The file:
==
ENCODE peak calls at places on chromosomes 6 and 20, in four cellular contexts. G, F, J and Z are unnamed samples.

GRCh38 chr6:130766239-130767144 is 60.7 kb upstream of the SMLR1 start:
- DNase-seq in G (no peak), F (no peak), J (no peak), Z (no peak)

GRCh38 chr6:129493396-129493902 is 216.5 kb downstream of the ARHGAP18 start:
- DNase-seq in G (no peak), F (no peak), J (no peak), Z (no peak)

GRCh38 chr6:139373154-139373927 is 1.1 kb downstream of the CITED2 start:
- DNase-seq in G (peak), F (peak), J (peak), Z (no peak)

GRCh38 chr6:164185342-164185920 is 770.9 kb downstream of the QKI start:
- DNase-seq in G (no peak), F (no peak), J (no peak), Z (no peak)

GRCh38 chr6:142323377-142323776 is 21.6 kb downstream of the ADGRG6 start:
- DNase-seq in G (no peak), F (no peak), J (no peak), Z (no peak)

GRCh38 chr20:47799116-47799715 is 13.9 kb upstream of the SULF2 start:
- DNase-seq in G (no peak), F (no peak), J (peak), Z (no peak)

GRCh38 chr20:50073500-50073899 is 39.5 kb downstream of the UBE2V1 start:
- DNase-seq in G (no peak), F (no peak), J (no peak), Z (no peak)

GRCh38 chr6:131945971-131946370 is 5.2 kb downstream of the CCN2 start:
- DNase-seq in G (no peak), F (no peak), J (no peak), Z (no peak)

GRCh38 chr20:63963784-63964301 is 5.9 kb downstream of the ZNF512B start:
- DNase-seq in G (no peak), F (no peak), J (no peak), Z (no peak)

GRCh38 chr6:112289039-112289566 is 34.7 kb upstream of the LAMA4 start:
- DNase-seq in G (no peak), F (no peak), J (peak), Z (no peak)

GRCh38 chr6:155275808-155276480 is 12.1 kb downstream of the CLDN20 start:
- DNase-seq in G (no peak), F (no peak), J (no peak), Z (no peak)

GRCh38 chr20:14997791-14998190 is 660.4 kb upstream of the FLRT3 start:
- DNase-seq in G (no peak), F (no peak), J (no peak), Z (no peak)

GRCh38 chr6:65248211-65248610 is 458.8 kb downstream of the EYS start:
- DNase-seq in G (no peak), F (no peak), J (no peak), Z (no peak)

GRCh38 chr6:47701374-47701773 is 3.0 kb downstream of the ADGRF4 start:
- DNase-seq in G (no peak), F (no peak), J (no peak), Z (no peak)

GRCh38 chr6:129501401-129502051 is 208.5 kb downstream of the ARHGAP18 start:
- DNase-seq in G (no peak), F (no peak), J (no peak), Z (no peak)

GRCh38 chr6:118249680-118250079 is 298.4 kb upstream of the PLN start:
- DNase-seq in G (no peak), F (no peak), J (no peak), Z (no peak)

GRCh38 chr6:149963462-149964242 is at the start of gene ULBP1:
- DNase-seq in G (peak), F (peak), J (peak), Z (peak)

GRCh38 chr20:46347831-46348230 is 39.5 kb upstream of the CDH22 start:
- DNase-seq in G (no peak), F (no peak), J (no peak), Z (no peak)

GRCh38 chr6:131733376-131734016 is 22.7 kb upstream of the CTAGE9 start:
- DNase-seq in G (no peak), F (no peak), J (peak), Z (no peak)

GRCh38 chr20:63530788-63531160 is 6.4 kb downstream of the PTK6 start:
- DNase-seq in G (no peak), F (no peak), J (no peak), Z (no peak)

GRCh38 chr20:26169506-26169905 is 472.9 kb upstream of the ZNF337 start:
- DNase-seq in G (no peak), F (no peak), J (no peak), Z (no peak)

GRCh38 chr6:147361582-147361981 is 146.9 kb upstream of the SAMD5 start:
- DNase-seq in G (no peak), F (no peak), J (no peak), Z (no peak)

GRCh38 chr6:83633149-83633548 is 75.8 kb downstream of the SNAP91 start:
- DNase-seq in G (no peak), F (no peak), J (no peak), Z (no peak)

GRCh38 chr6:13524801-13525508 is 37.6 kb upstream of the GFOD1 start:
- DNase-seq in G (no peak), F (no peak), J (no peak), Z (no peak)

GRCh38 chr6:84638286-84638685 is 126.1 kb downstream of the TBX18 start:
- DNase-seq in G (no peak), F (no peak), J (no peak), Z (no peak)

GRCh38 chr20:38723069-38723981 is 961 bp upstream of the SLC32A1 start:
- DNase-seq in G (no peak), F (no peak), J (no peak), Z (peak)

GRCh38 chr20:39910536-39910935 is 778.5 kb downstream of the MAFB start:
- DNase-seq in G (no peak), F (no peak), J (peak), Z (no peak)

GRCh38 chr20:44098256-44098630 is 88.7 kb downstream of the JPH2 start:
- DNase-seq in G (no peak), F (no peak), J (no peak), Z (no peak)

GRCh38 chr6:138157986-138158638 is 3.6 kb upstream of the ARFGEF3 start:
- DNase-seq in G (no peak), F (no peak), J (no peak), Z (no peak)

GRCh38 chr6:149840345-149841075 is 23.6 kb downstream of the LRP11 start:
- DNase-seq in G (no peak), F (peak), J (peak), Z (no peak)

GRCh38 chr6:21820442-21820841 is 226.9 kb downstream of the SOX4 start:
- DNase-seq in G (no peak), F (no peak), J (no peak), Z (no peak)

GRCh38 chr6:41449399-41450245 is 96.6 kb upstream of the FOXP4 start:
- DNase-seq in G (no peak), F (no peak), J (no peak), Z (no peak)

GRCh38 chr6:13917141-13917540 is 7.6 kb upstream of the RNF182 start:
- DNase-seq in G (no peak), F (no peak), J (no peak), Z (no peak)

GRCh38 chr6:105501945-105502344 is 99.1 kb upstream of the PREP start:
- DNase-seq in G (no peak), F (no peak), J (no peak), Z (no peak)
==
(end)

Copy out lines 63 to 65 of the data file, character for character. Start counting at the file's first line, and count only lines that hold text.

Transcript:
- DNase-seq in G (no peak), F (no peak), J (no peak), Z (no peak)

GRCh38 chr6:41449399-41450245 is 96.6 kb upstream of the FOXP4 start:
- DNase-seq in G (no peak), F (no peak), J (no peak), Z (no peak)